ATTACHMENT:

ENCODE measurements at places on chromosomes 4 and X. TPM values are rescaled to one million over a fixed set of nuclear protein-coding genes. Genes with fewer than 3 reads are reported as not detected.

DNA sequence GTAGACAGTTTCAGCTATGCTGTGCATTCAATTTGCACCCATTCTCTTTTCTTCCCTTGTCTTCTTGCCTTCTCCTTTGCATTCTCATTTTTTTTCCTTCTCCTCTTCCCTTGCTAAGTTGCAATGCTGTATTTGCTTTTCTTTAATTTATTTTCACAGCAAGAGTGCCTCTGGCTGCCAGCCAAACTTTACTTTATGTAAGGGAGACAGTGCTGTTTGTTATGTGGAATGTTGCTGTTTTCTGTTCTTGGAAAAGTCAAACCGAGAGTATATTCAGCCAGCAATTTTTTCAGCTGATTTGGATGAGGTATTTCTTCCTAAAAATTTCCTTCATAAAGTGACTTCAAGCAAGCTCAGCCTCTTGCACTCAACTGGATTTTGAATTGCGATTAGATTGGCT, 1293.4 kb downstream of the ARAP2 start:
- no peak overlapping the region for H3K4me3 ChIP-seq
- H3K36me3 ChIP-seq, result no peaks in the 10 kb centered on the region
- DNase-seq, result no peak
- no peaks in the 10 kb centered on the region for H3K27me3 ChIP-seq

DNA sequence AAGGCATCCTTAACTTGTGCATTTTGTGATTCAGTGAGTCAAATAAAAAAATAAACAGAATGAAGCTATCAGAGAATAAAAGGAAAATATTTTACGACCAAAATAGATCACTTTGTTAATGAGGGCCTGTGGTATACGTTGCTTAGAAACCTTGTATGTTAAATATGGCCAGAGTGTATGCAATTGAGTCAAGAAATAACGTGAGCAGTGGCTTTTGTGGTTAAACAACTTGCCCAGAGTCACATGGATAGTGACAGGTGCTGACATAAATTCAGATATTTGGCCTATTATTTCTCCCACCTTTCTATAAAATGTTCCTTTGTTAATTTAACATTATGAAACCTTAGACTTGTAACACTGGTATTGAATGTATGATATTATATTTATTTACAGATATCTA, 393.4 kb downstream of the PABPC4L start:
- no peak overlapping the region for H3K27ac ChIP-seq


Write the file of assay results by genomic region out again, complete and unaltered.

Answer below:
ENCODE measurements at places on chromosomes 4 and X. TPM values are rescaled to one million over a fixed set of nuclear protein-coding genes. Genes with fewer than 3 reads are reported as not detected.

DNA sequence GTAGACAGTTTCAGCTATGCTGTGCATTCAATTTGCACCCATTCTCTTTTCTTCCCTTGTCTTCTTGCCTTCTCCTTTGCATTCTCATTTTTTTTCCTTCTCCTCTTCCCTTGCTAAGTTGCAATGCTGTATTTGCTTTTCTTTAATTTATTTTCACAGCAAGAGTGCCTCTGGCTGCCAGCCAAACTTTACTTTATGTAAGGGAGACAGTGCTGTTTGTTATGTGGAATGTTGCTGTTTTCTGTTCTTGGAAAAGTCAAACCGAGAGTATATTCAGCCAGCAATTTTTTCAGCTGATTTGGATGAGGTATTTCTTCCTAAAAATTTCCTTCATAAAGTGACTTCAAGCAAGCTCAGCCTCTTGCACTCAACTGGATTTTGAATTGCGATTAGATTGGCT, 1293.4 kb downstream of the ARAP2 start:
- no peak overlapping the region for H3K4me3 ChIP-seq
- H3K36me3 ChIP-seq, result no peaks in the 10 kb centered on the region
- DNase-seq, result no peak
- no peaks in the 10 kb centered on the region for H3K27me3 ChIP-seq

DNA sequence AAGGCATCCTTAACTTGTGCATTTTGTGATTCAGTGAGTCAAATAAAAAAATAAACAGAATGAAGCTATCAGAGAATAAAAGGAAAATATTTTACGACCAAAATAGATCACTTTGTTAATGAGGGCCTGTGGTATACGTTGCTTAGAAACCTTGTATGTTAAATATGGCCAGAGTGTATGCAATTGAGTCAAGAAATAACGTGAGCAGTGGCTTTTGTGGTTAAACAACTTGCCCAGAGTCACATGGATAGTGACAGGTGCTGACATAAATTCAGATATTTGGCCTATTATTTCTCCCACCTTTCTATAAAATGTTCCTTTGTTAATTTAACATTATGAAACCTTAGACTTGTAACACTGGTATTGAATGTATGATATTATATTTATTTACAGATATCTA, 393.4 kb downstream of the PABPC4L start:
- no peak overlapping the region for H3K27ac ChIP-seq